November 20-23, 1943
The LVT or Landing Vehicle Tracked, also known as the Amtrack, heading into The Battle of Tarawa.
Oceans move in this pattern: high tide raises the water level on shore, and low tide takes the water back out, leaving bare beach behind. These tides are controlled by gravitational pulls between the sun and moon.
But twice a month, on the moon’s first and third quarter, something unusual happens. The gravitational forces between the sun and moon cancel each other out. That means there’s almost no difference between high and low tide, because there’s no strong pull between the sun and moon.
This phenomena is called a neap tide.
One the Pacific’s fiercest battles was influenced by a neap tide. Some people might even say the neap tide was responsible for the death of many American soldiers.
It happened on Tarawa Island.
Another tiny atoll in the South Pacific, Tarawa is linked with an smaller island named Betio. This island is half the size of Central Park in New York City.
Japan had transformed this speck on the sea into one of the most heavily-fortified islands in the Pacific. Japanese soldiers dug hundreds of concrete bunkers into the ground, called pillboxes. These were used to store weapons and to protect from bombs or other attacks. The Japanese also erected seawalls difficult for men to climb over, and created trenches that connected all points of the island, allowing more than 4,500 Japanese troops stationed at Betio to move anywhere underground. They then tore out trees and put in an airstrip down the middle of the island.
And all of this was protected with coastal guns, anti-aircraft guns, heavy and light machine guns, and light tanks.
Japan was so proud of this fortification that Admiral Keiji Shibasaki bragged that “it would take a million men one hundred years" to conquer Tarawa.
The marines would put that boast to the test.
America’s military leaders had devised a strategy called “island hopping.” They picked select islands for bases that could bring the American troops closer to Japan, and isolated or contained other islands with naval or air power. The goal was to reach Japan.
The Tarawa atoll lay in the path of this advance on Japan.
In addition to all those Japanese fortifications, Tarawa was surrounded by dangerous coral reefs. Even the toughest amphibious vehicles couldn't get across these mineral embankments. So the military brought in LVTs, Landing Vehicle Tracked. These machines are sometimes called amtracks or even Alligators. They were being used experimentally elsewhere, such as the battles in North Africa. They worked much like amphibious tanks, crawling out of the water onto land, and came equipped with machine guns. Each LVT could carry twenty troops.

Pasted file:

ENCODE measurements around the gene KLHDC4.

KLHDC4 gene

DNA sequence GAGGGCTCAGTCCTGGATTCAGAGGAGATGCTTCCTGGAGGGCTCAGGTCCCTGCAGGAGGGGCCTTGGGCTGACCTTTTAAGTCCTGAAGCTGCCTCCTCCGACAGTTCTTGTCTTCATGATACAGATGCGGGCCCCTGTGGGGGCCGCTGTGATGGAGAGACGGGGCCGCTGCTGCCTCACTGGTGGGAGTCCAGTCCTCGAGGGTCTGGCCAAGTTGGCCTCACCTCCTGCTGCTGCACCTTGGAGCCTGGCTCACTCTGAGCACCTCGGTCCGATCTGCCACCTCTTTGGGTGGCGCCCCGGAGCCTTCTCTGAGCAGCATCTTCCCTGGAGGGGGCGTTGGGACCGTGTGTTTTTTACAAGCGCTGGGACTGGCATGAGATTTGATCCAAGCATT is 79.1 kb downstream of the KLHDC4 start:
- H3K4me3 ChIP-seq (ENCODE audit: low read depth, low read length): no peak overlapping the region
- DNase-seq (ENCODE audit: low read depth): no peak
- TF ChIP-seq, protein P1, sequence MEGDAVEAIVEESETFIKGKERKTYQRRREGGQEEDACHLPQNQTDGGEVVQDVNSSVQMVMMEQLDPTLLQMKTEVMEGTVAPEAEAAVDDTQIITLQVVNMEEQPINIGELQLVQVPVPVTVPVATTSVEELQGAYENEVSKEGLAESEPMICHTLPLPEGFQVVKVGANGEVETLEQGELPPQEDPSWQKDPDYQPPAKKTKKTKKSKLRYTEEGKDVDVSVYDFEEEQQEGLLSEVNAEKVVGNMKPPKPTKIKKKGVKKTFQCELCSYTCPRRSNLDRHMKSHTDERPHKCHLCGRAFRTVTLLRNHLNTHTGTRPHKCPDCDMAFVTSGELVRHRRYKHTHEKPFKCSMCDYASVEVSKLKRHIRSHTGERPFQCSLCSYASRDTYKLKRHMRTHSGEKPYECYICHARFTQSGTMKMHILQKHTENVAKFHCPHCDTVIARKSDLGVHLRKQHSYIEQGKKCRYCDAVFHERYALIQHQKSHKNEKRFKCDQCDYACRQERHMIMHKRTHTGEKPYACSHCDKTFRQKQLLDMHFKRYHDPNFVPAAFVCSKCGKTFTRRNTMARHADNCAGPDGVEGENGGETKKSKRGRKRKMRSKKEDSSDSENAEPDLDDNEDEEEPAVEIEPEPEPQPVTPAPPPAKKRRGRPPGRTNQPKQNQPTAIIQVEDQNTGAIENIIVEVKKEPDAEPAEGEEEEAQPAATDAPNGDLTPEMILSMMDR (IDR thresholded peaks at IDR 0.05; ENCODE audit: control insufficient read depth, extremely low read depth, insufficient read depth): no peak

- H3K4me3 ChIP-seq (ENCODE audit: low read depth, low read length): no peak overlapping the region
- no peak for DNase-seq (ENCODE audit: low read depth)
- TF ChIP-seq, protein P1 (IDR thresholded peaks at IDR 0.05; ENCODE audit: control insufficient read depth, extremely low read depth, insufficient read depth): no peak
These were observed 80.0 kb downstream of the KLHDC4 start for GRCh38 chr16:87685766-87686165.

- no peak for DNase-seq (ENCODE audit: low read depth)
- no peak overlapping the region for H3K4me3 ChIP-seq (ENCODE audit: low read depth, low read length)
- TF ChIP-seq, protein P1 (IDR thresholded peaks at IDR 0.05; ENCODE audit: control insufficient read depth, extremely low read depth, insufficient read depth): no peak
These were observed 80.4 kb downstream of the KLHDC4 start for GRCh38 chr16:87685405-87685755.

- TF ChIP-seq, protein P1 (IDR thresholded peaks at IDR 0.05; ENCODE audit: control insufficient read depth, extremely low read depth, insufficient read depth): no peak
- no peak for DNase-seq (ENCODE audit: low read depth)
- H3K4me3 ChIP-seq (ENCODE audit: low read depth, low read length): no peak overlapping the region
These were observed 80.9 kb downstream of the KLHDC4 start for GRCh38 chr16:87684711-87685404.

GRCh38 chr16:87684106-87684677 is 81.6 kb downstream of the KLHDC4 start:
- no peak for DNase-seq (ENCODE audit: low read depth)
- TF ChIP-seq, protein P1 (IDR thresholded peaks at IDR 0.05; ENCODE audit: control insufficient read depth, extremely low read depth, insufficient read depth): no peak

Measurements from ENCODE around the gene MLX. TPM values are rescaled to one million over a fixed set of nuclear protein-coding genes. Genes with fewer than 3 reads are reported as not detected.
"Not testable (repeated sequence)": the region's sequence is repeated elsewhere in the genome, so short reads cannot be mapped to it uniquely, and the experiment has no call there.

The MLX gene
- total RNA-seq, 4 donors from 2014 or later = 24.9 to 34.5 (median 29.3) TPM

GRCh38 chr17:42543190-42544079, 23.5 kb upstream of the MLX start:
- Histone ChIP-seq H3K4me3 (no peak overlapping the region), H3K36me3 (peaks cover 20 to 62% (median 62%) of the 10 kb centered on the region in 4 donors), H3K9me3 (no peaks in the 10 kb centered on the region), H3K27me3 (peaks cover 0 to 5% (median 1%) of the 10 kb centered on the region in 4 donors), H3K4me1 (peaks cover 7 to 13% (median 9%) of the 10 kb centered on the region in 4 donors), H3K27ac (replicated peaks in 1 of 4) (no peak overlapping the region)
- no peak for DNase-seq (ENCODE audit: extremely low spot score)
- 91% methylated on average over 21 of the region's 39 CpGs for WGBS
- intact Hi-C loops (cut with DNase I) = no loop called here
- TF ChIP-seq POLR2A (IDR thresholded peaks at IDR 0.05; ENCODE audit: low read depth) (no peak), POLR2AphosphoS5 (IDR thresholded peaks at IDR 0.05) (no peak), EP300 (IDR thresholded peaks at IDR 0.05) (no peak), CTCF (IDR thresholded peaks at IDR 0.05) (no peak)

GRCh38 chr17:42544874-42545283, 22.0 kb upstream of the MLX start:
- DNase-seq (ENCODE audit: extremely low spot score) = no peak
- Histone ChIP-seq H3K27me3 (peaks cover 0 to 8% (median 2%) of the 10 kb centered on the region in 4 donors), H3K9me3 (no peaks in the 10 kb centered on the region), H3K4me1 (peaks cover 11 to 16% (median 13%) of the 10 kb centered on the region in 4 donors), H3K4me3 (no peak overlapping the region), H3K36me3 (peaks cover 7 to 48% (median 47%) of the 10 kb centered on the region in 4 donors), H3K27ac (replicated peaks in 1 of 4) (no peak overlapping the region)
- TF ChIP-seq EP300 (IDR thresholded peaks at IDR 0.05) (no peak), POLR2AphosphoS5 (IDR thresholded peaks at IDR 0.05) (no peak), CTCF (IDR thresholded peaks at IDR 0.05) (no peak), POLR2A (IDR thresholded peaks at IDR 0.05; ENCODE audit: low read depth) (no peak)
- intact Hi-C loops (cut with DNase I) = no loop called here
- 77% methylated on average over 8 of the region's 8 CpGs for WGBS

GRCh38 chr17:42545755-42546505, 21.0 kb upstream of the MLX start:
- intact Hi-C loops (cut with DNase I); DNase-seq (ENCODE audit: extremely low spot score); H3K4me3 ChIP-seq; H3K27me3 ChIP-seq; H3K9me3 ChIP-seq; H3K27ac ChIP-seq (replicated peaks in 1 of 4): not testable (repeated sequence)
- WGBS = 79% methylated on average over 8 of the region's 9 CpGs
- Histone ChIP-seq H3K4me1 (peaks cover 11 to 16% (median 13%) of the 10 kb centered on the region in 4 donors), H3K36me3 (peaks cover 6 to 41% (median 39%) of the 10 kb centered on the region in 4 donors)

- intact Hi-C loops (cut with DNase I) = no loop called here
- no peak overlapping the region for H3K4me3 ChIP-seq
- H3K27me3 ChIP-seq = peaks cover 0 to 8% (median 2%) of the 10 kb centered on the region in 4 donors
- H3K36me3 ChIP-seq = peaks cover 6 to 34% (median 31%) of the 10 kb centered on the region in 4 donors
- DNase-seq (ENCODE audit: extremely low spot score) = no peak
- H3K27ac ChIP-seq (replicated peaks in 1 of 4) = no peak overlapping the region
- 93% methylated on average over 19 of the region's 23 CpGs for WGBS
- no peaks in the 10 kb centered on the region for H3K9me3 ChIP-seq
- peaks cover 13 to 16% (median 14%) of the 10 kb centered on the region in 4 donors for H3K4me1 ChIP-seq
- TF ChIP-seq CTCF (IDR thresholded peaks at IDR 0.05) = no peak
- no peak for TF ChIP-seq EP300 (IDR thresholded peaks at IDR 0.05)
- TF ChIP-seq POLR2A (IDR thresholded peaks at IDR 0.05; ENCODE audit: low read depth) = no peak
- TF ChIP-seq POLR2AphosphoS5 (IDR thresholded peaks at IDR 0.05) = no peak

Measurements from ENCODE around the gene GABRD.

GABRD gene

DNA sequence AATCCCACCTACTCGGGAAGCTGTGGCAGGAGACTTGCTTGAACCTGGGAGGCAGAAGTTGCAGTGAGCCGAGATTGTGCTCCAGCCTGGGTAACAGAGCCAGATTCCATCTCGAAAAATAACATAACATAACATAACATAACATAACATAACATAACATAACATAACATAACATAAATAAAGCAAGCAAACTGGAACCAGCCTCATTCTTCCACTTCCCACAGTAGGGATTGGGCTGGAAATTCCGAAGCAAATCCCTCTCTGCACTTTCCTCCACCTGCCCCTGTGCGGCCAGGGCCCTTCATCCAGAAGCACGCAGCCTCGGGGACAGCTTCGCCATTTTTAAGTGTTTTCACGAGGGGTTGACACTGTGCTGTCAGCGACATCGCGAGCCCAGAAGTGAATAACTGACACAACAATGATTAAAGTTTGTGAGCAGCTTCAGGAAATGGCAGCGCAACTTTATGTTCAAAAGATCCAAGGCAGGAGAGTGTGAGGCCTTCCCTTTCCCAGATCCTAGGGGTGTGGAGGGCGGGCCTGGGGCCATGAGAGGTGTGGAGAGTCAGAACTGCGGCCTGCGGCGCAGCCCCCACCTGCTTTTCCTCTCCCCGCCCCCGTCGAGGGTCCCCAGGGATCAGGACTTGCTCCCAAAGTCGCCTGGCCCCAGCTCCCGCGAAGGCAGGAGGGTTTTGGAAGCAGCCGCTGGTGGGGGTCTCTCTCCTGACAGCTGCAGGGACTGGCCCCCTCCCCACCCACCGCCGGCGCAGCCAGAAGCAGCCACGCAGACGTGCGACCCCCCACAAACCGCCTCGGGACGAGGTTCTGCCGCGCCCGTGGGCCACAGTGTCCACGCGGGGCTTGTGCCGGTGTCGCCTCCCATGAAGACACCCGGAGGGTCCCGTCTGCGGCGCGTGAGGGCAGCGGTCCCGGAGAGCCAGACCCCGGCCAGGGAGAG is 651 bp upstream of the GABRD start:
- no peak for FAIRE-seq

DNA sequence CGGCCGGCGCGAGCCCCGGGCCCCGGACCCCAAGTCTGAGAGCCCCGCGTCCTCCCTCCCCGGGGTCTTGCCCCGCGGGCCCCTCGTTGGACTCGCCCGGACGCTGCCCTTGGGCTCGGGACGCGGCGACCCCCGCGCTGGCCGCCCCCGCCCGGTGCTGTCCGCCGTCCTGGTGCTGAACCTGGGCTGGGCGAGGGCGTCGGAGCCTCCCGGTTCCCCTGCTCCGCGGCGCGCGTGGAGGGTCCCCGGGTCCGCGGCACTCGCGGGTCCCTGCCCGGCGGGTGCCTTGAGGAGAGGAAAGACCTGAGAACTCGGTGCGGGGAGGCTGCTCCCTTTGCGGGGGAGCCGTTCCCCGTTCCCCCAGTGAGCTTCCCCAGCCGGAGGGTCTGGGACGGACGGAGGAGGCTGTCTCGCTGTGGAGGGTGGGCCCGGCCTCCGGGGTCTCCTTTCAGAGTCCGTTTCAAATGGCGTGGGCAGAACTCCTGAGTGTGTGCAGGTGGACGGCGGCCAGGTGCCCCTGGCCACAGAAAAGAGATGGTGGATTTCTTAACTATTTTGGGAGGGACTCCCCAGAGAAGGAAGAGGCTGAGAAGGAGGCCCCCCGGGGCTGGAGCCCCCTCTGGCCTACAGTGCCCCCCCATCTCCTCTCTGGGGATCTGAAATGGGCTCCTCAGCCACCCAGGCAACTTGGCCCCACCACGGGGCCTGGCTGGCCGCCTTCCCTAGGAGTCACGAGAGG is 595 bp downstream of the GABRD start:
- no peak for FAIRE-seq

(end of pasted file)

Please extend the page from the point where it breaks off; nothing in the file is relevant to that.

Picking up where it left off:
The navy also sent to Tarawa the largest American invasion force yet assembled for one Pacific operation: seventeen aircraft carriers, twelve battleships, eight heavy cruisers, four light cruisers, sixty-six destroyers, and thirty-six transport ships carrying 35,000 troops from the 2nd Marine Division and part of the Army’s 27th Infantry Division.
The marines were going to land on three beachheads, named Red 1, Red 2, and Red 3.
The Japanese Imperial Marines--the strongest men, chosen specifically to defend the island--had been ordered by Admiral Shibasaki to fight for Tarawa to the last man.
At 5:10 a.m. on November 20th, the American battleships, cruisers, and destroyers opened fire on Tarawa from the water. After thirty minutes, pilots inflicted a seven-minute air strike. Then the ships opened fire again—this time for two-and-a-half hours.
“Fires were burning everywhere,” Captain Charles Moore later said. “The coconut trees were blasted and burned and it seemed that no living soul could be on the island. . . . the troops approached the beach and it looked like the whole affair would be a walkover.”
Other naval officers were just as confident. They said the marines would walk in "standing up," not crouching under enemy fire.
Some 100 LVTs headed for the beachhead.
Suddenly the air filled with deadly gunfire.
The American bombardment didn’t damage enough of the Japanese military fortifications.
“The bullets were pouring at us like sheet rain,” one Marine recalled. “We were one hundred yards in now and the enemy fire was awful damn intense and getting worse. They were knocking boats out left and right. A tractor’d get hit, stop, and burst into flames, with men jumping out like torches.”
The LVTs climbed over the coral. Some shallow-bottomed boats followed, sent out at high tide to clear the gnarly reefs.
But it was a neap tide— there was no high tide.
So the boats got stuck on the reefs, leaving the troops inside as easy targets for the Japanese who were already shooting holes in the LVTs. Even when an LVT reached the beach, it still couldn’t clear the seawall. Men got pinned against the logs. As the LVT drivers realized the boats were stuck on the reefs, some headed back out for them, even as bullets zipped past their heads. Other men climbed out of the boats and tried to walk to the beach.